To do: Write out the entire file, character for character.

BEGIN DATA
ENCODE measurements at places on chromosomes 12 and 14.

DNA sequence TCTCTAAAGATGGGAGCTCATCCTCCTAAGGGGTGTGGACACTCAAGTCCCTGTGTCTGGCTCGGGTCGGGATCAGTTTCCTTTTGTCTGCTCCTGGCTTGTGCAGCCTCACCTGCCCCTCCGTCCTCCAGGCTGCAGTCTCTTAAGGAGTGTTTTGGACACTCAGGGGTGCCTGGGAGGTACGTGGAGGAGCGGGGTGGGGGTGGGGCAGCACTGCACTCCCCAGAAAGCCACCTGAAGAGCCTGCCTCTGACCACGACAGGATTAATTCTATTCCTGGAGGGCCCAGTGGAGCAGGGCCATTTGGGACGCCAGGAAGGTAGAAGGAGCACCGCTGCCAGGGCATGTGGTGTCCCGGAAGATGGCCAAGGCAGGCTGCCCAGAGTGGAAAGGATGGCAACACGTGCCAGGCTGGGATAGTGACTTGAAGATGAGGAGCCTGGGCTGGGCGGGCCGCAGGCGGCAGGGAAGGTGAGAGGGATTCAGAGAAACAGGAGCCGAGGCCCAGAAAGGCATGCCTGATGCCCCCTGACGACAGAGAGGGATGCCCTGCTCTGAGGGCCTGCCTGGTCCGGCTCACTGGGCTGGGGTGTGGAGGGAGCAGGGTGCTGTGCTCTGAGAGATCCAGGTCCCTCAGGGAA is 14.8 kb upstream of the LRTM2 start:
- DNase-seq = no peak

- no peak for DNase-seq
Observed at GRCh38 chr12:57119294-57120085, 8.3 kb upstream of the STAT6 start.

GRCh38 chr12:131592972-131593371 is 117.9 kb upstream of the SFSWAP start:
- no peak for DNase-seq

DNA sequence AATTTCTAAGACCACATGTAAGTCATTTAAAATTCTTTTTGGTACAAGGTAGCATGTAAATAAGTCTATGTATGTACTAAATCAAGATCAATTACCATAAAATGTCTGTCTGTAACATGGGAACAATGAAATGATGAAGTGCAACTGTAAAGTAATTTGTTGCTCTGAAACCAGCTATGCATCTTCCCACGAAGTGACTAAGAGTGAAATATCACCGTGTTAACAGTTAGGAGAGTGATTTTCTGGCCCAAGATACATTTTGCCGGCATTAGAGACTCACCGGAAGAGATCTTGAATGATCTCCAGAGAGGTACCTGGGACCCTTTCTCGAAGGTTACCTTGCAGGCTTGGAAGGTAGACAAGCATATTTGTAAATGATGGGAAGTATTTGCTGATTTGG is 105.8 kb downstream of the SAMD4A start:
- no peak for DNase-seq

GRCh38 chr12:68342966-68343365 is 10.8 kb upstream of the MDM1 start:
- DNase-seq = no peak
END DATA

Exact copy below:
ENCODE measurements at places on chromosomes 12 and 14.

DNA sequence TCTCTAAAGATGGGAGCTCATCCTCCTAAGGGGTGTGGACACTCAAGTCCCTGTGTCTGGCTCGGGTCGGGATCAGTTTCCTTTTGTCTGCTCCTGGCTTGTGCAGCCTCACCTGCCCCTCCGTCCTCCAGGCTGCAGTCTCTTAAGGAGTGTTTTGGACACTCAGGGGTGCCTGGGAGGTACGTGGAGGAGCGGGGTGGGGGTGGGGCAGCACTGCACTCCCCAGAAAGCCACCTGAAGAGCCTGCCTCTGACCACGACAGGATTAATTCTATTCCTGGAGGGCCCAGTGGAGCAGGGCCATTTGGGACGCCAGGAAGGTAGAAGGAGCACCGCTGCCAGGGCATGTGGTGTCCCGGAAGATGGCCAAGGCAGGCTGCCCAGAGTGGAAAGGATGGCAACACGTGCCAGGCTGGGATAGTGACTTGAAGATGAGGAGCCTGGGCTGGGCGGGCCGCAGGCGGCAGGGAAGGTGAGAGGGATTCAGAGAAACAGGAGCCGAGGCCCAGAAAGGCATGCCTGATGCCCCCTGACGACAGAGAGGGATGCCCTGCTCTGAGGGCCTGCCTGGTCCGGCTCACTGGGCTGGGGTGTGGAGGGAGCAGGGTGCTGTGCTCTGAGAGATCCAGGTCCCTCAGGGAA is 14.8 kb upstream of the LRTM2 start:
- DNase-seq = no peak

- no peak for DNase-seq
Observed at GRCh38 chr12:57119294-57120085, 8.3 kb upstream of the STAT6 start.

GRCh38 chr12:131592972-131593371 is 117.9 kb upstream of the SFSWAP start:
- no peak for DNase-seq

DNA sequence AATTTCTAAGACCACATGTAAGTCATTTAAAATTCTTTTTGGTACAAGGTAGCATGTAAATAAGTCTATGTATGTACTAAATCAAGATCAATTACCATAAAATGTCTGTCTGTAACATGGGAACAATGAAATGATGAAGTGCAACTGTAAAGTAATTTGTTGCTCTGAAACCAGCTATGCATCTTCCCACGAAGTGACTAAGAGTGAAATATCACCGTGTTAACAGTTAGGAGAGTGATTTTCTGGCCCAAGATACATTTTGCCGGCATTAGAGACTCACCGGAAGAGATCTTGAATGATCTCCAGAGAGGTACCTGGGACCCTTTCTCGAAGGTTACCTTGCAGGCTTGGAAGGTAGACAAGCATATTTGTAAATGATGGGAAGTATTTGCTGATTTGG is 105.8 kb downstream of the SAMD4A start:
- no peak for DNase-seq

GRCh38 chr12:68342966-68343365 is 10.8 kb upstream of the MDM1 start:
- DNase-seq = no peak